Thursday, March 13, 2008

Microsoft LucidTouch Concept

Microsoft has shown off a new prototype device called LucidTouch that allows users to control a device from behind, but while still being able to see their fingers. LucidTouch also supports multi-touch input, allowing users to operate the device simultaneously with all 10 fingers. The key to making this usable is what it calls pseudo-transparency: by overlaying an image of the user’s hands onto the screen, the illusion of the mobile device itself being semitransparent is created.

According to the company, many direct touch input devices provide only two input states: out-of-range and dragging, the assumption being that the user's finger or stylus provides feedback in order to anticipate the point of interaction. When the hands are behind the display, this visual tracking is not possible. Their pseudo-transparency approach allows users to see their hands as they are attempting to acquire a target from the back of the device, thus solving not only the occlusion problem, but also the lack of tracking feedback. In order to overcome the fat finger problem, simple computer-vision techniques are applied, allowing each finger's touch points to be visualised prior to making contact with the touchpad. As a result, LucidTouch enables fast and intuitive land-on selection, in contrast to the take-off selection techniques other opaque devices employ. Check out video below.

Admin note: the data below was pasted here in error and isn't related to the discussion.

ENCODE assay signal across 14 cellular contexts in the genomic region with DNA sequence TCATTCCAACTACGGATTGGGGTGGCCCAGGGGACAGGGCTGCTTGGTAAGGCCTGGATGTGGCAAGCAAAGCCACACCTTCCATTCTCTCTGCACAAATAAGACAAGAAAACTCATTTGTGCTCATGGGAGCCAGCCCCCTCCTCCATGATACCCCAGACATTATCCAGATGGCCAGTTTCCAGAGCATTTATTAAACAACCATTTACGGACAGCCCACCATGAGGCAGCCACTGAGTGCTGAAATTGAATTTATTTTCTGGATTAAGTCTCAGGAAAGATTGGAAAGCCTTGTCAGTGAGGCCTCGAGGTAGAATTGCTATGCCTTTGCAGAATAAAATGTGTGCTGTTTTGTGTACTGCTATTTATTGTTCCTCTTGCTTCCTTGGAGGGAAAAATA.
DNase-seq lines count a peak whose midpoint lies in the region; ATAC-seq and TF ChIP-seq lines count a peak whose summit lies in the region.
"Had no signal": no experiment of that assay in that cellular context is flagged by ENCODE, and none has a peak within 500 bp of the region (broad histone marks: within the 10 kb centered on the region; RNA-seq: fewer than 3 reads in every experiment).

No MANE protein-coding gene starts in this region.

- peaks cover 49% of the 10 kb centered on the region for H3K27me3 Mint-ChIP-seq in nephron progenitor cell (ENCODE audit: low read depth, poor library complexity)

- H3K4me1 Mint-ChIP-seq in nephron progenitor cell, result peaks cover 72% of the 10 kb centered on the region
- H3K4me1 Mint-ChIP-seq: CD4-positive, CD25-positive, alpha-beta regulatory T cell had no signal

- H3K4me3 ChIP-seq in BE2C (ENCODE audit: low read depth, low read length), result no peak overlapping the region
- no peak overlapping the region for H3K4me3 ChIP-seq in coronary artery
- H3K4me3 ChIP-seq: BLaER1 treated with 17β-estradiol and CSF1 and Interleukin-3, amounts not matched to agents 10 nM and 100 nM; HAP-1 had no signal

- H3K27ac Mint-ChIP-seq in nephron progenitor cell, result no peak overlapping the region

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Joy said...

cool tech blog..

Yoko said...

Thanks for the compliment. :)